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The easiest food to store without using much fuel are dry grains, beans, nuts, dried or jerked meat, and livestock on the hoof. While I am learning to can veggies in my own jars, I do not plan to use stored fuel for that.

I would prefer to use a modest solar panel system to power a convensional chest freezer.
 

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there's a book on Amazon, cant remember the name, but it was something like "How to preserve food without freezing , canning or...."

also, most root vegetables can be stored in a "clamp", which is something like layers of straw and sand, i think....and digging a root cellar would be a great idea....supposedly there are vars of onions that will store 6-8 months if cured properly...and again, many root vegetables and other vegetables can be stored for months in a cellar...also, i think you can make stuff like sauerkraut w/out any electricity, and similar products like kimchee, the koreans make that at room temp in the winter iirc...

if you live in the city though, things would be tough if the S ever HTF....
 

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it has been brought up before, here you go:

http://www.survivalistboards.com/showthread.php?t=78575

http://www.survivalistboards.com/showthread.php?t=1532

http://www.survivalistboards.com/showthread.php?t=4961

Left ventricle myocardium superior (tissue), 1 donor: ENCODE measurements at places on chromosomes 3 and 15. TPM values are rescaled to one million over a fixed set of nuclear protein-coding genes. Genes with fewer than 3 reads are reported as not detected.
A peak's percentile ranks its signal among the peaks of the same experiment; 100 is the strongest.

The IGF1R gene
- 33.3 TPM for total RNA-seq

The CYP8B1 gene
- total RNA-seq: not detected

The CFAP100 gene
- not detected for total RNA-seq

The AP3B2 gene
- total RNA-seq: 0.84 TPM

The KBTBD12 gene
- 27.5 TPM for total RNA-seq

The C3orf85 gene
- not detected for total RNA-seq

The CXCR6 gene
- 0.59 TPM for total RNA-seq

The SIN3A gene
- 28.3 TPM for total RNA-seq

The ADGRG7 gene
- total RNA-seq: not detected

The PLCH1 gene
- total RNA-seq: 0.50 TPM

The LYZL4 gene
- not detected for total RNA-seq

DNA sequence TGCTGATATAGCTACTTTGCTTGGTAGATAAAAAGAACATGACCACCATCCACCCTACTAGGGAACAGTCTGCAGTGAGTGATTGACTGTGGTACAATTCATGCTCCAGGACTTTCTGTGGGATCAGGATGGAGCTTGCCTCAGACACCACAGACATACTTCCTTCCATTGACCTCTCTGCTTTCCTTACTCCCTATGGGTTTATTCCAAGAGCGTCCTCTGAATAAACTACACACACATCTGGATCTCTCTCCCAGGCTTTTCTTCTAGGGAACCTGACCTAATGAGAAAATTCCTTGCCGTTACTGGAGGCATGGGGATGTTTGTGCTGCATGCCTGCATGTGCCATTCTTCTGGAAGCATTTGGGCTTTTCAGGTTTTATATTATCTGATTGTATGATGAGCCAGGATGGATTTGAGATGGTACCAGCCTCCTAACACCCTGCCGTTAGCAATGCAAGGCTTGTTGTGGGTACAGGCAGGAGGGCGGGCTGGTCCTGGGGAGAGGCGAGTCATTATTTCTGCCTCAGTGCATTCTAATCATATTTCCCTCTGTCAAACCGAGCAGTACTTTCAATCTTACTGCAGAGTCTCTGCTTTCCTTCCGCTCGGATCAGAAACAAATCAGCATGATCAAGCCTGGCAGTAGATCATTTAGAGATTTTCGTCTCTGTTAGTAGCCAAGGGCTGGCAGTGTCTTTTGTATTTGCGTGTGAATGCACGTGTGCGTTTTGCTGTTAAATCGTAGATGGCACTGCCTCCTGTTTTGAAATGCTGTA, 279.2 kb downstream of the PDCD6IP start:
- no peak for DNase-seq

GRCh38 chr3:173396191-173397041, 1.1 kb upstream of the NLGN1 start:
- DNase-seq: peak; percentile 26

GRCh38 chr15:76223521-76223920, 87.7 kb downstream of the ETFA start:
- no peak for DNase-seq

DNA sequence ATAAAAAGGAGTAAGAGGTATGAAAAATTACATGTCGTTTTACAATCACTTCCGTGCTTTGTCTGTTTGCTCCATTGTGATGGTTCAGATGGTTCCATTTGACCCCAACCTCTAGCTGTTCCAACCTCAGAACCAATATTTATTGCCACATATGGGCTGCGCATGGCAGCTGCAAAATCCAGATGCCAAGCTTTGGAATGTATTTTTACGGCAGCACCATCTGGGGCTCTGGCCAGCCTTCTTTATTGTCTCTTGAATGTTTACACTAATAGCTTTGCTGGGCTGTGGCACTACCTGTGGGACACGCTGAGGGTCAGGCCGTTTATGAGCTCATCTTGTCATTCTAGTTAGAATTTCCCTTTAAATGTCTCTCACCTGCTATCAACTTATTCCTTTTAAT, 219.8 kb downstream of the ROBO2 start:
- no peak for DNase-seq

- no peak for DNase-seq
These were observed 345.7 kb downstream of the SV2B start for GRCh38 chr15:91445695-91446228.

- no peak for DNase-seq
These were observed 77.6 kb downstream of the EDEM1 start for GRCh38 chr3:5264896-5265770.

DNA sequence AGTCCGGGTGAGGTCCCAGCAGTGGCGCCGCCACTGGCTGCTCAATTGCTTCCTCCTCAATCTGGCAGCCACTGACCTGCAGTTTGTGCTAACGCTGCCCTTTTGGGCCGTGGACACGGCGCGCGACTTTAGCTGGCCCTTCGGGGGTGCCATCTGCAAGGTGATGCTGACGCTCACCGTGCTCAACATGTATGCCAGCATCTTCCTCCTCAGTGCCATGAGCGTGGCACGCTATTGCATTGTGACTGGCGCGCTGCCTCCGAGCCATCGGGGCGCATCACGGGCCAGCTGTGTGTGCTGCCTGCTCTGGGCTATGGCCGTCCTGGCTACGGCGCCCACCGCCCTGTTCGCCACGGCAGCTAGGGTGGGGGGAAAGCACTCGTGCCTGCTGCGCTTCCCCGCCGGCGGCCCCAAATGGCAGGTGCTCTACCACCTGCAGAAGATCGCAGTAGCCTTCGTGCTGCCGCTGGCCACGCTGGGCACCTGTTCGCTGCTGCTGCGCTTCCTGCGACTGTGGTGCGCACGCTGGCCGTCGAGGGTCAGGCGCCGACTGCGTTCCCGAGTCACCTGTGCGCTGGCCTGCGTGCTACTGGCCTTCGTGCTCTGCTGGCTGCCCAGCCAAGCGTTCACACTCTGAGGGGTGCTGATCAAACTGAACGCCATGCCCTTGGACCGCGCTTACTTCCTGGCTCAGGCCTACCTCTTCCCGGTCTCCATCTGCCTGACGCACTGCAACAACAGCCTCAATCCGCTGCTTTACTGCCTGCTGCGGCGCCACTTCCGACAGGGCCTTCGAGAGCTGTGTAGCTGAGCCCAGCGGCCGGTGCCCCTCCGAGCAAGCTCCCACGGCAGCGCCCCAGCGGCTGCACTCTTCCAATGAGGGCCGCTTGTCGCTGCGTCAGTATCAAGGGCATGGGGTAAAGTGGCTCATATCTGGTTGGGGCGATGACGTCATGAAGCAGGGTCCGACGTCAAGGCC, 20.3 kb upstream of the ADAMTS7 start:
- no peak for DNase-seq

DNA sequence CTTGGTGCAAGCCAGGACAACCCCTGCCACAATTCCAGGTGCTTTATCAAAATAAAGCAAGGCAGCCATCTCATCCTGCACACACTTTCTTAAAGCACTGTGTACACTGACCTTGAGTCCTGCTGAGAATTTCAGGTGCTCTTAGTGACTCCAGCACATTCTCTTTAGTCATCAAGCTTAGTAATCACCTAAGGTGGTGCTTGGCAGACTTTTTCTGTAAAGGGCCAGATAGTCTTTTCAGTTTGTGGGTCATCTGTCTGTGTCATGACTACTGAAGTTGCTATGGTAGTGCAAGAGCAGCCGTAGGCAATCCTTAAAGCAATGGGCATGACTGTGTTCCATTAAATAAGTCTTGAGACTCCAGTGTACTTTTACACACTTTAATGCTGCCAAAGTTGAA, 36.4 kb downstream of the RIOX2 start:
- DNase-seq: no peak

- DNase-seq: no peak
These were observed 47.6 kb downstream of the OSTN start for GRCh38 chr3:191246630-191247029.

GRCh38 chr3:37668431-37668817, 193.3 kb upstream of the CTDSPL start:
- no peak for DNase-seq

here's my replies:

might i suggest:

Preserving food without freezing or canning

and

Wild Fermentation: The Flavor, Nutrition, and Craft of Live-Culture Foods

Also, stockpile salt. Any and all salt. Salt can be used as a disinfectant, to preserve food, etc... So buy it by the bucket and when you think you have enough for 5 years, double it....

here's some books on making kimchi (various types)

Kimchi

Goodmorning Kimchi!

Making Saur Kraut

Quick and Easy Tsukemono

Easy Japanese Pickeling


Videos:

Broccoli Pickles

Cabbage Kimchi & Kakktoogi (radish kimchi; oysters & fish sauce optional)

kkaennip kimchi (korean shiso kimchi)

kkaennip jangahji (korean shiso pickle in soy sauce)

oijangaji (1 version of a korean cucumber pickle)

oisobagi (spicy stuffed cucumber kimchi)

yeolmu kimchi (young summer radish water radish kimchi)


============================

I make kimchi all the time. I usually have about 6 varieties in my fridge at a time.

Here's some recipes, from Maangchi. She's a Korean lady & makes videos & puts them on her website (maangchi.com) for people to download. :) The recipes themselves are also on her website, along with a multitude of other items.

Broccoli Pickles

Cabbage Kimchi & Kakktoogi Kakktoogi is a type of radish kimchi. Oysters & fish sauce optional. I like to add shredded or julienned carrots, shredded or julienned korean radish (or daikon), sometimes watercress and pepper threads. You can find the sweet rice flour in Asian markets. It is not the same as regular rice flour.

kkaennip kimchi (korean shiso kimchi)

kkaennip jangahji (korean shiso pickle in soy sauce)

oijangaji (1 version of a korean cucumber pickle)

oisobagi (spicy stuffed cucumber kimchi)

yeolmu kimchi (young summer radish water radish kimchi)[/quote]


This lady also has a nice video on making Kimchi. She's very nice! :)


Here's a good video on making Kimchi Chigae (kimchi soup)


Here's a nice one on how to make kimchi fried rice

If you poke around on Youtube, you can find quite an array of Korean recipes. Everybody has their own way of doing stuff. I've not found anyone that makes kimchi the way I like it (extremely hot).. lol In my opinion, if you can see the cabbage, you didn't put enough stuff on it! lol I love kimchi! :thumb: :D: You might also check out Evil Jungle Prince. He makes some nice kimchi!